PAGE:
Promising Redox Flow Battery Chemistries for Stationary Energy Storage
Nov 09, 2023 Conrad Nichols
Redox flow battery (RFB) installations are expected to increase over the next decade as demand for stationary energy storage technologies is expected to increase. This is due to potential Li-ion material supply shortages coming toward the end of the decade and increasing variable renewable energy (VRE) sources penetrating electricity grids, creating greater variability and uncertainty in energy supply. Increasing VRE penetration will, therefore, create demand for technologies that can dispatch energy over longer timeframes to accommodate for periods when energy from these intermittent energy sources is unavailable.
Redox flow batteries could be a technology well suited to such applications. Depending on the chemistry, their power output and energy capacity can be decoupled, providing cost reduction benefits (on a $/kWh basis) versus Li-ion at longer durations of storage. However, the most widely deployed RFB, the vanadium RFB (VRFB), suffers from expensive electrolyte, reducing its potential for future cost reductions. Therefore, as identified in IDTechEx's recent report "Redox Flow Batteries Market 2024-2034: Forecasts, Technologies, Markets", several players are developing and commercializing alternative RFB chemistries, which use cheaper and more widely abundant materials than vanadium.
While the increasing growth of the RFB market will see it valued at US$2.8B in 2034, some RFB chemistries are likely to be deployed in greater volumes than others due to varying player activity and technical and economic limitations.
Vanadium RFBs and alternatives
The vanadium redox flow battery (VRFB) is the most commercially deployed and well understood RFB technology. VRFBs are the RFB chemistry being developed by the most companies, with IDTechEx having identified 19 players.
Proportion of companies developing various redox flow battery chemistries. Source: IDTechEx
One of the advantages of VRFBs is their easily recyclable or regeneratable electrolyte, which can typically be performed at the end of the system's lifetime. This improves the overall sustainability of the system, as well as providing residual system value. However, cross-mixing of catholyte and anolyte across membranes used in VRFBs has been a known issue that could require more frequent electrolyte regeneration, increasing operation and maintenance costs. Although, some VRFB developers stated in interview with IDTechEx that much of their R&D efforts have been focused on engineering proprietary materials to reduce cross-mixing, and they now believe this is no longer a major issue in their VRFBs.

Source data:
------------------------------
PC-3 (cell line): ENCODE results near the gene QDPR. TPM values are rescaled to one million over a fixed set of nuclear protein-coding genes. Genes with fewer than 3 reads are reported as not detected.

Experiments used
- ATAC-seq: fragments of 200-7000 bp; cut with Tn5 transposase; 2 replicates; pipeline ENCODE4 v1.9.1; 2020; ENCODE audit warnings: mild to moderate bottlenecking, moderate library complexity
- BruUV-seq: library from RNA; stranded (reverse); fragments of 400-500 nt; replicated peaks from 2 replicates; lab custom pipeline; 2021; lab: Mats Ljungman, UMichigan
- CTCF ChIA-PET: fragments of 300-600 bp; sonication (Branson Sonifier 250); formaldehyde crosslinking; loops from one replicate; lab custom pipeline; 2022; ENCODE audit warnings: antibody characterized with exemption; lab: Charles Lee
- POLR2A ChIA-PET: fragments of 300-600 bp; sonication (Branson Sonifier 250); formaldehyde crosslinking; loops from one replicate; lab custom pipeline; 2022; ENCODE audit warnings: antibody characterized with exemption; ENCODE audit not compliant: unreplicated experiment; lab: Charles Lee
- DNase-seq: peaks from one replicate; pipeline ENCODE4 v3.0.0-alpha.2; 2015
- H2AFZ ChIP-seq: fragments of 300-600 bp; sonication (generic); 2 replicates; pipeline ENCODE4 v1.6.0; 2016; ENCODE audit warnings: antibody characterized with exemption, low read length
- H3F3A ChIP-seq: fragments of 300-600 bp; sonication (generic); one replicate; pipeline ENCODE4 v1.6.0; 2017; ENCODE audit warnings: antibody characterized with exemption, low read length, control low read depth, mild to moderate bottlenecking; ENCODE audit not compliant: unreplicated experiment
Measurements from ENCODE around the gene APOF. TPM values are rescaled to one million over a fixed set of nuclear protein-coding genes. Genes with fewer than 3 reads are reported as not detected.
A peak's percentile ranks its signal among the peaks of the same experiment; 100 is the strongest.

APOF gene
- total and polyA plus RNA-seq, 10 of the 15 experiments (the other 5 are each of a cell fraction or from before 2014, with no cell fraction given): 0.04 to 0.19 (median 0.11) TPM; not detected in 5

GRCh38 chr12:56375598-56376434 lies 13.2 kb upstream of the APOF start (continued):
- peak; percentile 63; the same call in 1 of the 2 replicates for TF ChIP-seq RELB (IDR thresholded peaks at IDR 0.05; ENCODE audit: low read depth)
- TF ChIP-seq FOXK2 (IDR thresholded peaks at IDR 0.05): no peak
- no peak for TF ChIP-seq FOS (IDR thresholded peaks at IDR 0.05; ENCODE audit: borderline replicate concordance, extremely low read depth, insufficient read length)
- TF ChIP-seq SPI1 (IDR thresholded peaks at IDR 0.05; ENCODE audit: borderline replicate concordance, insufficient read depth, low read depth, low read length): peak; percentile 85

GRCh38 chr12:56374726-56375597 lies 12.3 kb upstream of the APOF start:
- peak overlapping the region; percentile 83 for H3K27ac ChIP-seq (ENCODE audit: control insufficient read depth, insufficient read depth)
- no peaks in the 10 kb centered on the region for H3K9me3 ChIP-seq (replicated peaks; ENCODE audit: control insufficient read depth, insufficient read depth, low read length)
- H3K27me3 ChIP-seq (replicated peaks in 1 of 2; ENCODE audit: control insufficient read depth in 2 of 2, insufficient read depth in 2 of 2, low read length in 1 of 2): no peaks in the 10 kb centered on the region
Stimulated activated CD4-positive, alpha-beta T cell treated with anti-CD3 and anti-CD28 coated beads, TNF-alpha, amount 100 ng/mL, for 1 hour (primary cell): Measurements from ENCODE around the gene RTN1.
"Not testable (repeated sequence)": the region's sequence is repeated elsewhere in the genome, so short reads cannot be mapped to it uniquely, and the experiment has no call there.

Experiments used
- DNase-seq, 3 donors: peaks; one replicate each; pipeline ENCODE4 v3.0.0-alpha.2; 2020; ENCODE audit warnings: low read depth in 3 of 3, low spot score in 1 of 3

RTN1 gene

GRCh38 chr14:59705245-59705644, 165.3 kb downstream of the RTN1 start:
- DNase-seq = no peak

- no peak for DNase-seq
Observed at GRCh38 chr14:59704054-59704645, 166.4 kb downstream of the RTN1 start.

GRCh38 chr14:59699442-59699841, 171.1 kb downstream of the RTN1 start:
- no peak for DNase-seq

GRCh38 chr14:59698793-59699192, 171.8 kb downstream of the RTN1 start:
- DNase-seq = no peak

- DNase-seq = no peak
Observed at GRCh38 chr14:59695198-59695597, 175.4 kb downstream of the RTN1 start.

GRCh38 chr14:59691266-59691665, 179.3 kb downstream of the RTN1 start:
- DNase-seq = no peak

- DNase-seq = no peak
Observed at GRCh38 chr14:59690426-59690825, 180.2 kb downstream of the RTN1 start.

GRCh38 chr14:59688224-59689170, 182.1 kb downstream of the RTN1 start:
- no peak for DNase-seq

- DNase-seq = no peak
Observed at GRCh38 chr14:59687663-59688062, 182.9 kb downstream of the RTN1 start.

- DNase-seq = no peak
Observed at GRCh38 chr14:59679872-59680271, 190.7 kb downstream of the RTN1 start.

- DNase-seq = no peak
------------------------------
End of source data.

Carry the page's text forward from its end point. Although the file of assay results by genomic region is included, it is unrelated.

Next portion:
Despite this, VRFBs suffer from high CAPEX, and this is due to expensive vanadium electrolyte. This is the key disadvantage of VRFBs and will limit future system cost reductions, influencing how competitive these systems can be with existing energy storage solutions such as Li-ion batteries. Several alternative RFB chemistries are being developed by some key players, which use more widely available and cheaper materials for use in the electrolyte. These include zinc-bromine, zinc-iron, all-iron, hydrogen-bromine, hydrogen-manganese, and organic RFBs (ORFBs). The active material/electrolyte costs in these RFB systems are estimated by IDTechEx to be approximately an order of magnitude less than vanadium electrolytes, presenting a key advantage.
Zinc-bromine RFBs are being developed by Redflow and, across 2022 - H2 2023, were the only non-vanadium RFBs to be deployed commercially. Zinc-iron batteries are being developed by WeView, who started a strategic alliance with and took a minority stake in ViZn Energy in 2019. The two parties formed a China licensing agreement that will see a mutual commitment to using ViZn Energy's technology for utility-scale storage across China. It is unclear whether ViZn Energy is still an active or independent player after the strategic alliance with WeView. Across 2022/23, WeViewraised US$143.7M to commercialize its zinc-iron RFB. This is some of the most substantial funding for any one RFB developer in recent years.